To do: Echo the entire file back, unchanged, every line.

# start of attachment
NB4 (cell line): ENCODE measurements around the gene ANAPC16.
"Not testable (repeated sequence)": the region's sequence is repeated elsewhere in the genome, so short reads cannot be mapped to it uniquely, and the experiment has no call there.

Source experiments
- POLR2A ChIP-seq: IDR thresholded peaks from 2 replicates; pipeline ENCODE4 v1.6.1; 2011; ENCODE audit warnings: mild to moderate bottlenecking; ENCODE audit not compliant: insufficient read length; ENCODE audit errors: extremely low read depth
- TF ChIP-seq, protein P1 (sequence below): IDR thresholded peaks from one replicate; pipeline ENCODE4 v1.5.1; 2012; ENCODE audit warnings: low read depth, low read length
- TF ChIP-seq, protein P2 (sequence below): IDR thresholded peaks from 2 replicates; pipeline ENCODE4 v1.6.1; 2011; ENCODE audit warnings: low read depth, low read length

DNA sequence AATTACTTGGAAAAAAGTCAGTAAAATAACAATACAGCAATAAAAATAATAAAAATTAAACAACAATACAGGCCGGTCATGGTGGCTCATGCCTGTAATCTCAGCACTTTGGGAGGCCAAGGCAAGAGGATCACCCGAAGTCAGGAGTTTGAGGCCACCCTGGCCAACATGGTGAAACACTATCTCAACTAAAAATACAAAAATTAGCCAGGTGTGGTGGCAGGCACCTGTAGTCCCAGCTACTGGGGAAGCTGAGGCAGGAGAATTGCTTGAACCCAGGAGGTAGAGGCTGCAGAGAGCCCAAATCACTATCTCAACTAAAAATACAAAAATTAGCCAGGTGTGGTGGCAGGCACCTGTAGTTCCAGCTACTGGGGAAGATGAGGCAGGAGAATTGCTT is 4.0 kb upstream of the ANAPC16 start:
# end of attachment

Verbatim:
NB4 (cell line): ENCODE measurements around the gene ANAPC16.
"Not testable (repeated sequence)": the region's sequence is repeated elsewhere in the genome, so short reads cannot be mapped to it uniquely, and the experiment has no call there.

Source experiments
- POLR2A ChIP-seq: IDR thresholded peaks from 2 replicates; pipeline ENCODE4 v1.6.1; 2011; ENCODE audit warnings: mild to moderate bottlenecking; ENCODE audit not compliant: insufficient read length; ENCODE audit errors: extremely low read depth
- TF ChIP-seq, protein P1 (sequence below): IDR thresholded peaks from one replicate; pipeline ENCODE4 v1.5.1; 2012; ENCODE audit warnings: low read depth, low read length
- TF ChIP-seq, protein P2 (sequence below): IDR thresholded peaks from 2 replicates; pipeline ENCODE4 v1.6.1; 2011; ENCODE audit warnings: low read depth, low read length

DNA sequence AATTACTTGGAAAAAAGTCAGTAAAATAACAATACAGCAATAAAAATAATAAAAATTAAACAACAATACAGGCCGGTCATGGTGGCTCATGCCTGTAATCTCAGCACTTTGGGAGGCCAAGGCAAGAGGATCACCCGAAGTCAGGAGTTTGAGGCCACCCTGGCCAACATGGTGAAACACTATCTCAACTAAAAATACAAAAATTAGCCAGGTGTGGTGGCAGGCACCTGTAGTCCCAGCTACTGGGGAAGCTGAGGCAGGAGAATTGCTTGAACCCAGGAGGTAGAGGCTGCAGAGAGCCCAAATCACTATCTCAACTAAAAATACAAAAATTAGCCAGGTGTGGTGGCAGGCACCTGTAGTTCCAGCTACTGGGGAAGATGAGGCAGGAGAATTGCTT is 4.0 kb upstream of the ANAPC16 start: